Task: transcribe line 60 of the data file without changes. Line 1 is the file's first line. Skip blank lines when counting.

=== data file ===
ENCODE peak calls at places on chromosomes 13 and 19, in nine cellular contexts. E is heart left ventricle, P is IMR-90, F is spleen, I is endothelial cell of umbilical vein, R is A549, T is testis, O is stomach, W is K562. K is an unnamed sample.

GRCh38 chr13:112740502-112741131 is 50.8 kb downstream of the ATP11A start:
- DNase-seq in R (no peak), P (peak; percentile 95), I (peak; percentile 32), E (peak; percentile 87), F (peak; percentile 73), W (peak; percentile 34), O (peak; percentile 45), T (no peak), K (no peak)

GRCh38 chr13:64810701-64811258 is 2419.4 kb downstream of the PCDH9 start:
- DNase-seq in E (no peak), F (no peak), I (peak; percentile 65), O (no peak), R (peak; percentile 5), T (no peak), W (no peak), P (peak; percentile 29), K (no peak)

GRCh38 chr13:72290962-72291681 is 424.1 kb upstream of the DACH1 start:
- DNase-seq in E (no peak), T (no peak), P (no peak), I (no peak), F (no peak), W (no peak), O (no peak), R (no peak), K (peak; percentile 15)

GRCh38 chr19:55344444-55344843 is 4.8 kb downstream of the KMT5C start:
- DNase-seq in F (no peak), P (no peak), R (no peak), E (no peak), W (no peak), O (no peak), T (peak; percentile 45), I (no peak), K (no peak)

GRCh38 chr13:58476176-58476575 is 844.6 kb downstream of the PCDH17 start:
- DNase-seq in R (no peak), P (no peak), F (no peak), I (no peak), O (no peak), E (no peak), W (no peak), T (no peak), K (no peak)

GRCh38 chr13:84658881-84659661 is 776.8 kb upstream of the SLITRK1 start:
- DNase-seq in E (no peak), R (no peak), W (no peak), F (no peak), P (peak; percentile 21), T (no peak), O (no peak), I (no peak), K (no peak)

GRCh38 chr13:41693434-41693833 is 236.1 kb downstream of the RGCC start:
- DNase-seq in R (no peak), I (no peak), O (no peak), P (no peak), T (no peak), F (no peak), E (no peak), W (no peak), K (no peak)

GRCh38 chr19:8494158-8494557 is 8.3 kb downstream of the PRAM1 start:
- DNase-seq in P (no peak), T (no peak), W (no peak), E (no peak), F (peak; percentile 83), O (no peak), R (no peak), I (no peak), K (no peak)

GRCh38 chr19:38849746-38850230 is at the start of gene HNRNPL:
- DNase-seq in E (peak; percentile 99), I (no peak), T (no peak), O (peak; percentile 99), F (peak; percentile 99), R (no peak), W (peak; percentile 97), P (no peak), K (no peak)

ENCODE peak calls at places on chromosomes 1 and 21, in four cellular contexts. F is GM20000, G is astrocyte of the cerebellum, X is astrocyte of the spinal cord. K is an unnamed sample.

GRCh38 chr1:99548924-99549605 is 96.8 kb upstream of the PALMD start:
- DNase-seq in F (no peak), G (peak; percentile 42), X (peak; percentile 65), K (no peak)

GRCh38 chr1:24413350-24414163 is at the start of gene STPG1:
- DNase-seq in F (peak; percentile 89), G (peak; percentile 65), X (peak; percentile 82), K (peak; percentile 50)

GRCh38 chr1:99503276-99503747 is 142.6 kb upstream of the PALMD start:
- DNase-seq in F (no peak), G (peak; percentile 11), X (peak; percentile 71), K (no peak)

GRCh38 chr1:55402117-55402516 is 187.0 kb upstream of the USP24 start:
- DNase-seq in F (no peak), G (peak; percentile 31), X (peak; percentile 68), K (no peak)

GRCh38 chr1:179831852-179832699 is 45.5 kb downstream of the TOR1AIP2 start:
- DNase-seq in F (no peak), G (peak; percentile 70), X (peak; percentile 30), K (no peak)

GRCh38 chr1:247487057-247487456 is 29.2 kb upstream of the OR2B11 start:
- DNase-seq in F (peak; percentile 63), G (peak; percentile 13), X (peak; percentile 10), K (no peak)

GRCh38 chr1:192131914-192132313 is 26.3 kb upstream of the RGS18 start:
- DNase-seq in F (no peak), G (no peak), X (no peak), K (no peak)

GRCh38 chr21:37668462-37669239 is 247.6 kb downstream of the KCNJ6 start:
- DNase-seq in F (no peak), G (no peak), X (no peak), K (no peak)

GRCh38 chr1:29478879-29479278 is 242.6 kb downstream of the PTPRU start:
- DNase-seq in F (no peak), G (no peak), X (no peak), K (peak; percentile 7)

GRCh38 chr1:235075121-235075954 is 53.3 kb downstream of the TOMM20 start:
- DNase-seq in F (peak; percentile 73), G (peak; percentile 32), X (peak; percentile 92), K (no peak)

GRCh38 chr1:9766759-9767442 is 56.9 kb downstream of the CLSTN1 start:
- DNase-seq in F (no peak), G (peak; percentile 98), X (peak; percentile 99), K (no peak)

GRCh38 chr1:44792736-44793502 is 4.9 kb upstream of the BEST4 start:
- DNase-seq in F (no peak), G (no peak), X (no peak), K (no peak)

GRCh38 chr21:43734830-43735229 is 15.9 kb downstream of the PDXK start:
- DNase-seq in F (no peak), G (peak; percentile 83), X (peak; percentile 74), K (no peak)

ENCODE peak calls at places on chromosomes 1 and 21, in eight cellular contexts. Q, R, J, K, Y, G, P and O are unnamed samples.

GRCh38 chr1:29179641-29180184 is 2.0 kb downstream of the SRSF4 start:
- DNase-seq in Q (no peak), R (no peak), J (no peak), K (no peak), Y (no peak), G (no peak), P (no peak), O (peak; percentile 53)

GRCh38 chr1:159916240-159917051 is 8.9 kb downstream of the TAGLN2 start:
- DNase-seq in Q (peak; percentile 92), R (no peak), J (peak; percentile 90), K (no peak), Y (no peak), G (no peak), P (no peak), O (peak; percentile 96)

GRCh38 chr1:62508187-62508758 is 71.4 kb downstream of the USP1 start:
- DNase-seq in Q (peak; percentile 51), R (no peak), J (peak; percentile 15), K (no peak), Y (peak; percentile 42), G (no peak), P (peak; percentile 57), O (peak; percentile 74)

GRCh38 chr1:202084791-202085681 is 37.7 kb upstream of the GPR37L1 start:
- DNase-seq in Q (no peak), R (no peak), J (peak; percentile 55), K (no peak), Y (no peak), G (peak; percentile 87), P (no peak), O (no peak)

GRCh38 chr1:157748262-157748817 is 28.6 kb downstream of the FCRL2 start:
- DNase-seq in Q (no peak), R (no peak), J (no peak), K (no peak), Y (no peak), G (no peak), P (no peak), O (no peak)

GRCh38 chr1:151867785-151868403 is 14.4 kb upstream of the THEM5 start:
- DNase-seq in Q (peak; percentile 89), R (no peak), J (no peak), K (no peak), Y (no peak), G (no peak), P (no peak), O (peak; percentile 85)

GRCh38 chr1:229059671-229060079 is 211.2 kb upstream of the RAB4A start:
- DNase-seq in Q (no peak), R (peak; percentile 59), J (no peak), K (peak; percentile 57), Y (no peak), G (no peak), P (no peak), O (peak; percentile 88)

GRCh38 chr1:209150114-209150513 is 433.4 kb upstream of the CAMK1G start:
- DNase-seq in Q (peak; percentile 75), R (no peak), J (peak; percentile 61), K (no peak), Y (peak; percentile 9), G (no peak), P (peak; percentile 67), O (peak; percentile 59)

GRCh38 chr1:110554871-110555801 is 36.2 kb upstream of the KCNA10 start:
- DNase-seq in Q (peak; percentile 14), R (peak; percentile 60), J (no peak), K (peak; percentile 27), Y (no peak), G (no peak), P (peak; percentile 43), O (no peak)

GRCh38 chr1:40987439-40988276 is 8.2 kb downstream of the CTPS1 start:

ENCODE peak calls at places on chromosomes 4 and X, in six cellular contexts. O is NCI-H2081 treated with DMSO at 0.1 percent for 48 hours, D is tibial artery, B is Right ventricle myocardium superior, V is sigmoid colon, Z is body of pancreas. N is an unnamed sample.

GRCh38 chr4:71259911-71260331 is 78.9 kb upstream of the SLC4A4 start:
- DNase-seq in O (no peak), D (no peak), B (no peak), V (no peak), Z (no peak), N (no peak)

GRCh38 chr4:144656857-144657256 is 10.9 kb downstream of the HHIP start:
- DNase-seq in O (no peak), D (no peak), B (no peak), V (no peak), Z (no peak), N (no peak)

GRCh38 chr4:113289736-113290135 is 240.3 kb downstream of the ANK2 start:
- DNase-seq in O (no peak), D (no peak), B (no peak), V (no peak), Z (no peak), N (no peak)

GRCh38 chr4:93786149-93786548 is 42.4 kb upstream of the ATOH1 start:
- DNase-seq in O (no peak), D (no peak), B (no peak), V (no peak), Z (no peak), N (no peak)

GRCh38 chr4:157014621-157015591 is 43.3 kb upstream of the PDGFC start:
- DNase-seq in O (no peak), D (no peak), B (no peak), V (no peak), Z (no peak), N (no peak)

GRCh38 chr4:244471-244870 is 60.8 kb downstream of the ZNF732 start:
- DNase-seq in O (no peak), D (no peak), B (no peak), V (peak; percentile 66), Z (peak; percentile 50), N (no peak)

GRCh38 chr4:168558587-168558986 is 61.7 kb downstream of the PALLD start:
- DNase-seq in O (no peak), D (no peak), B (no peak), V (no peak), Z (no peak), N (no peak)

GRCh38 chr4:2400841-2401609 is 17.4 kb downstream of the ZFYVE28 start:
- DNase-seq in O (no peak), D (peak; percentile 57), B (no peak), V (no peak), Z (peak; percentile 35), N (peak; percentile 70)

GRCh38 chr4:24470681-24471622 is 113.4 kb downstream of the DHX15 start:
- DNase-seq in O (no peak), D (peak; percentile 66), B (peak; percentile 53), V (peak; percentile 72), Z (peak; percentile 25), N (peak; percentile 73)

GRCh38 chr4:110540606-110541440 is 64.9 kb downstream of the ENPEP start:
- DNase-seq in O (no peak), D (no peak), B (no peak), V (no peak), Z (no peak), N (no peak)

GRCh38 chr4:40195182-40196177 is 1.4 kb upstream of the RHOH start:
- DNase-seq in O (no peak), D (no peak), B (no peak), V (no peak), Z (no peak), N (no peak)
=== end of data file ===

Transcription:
GRCh38 chr1:229059671-229060079 is 211.2 kb upstream of the RAB4A start: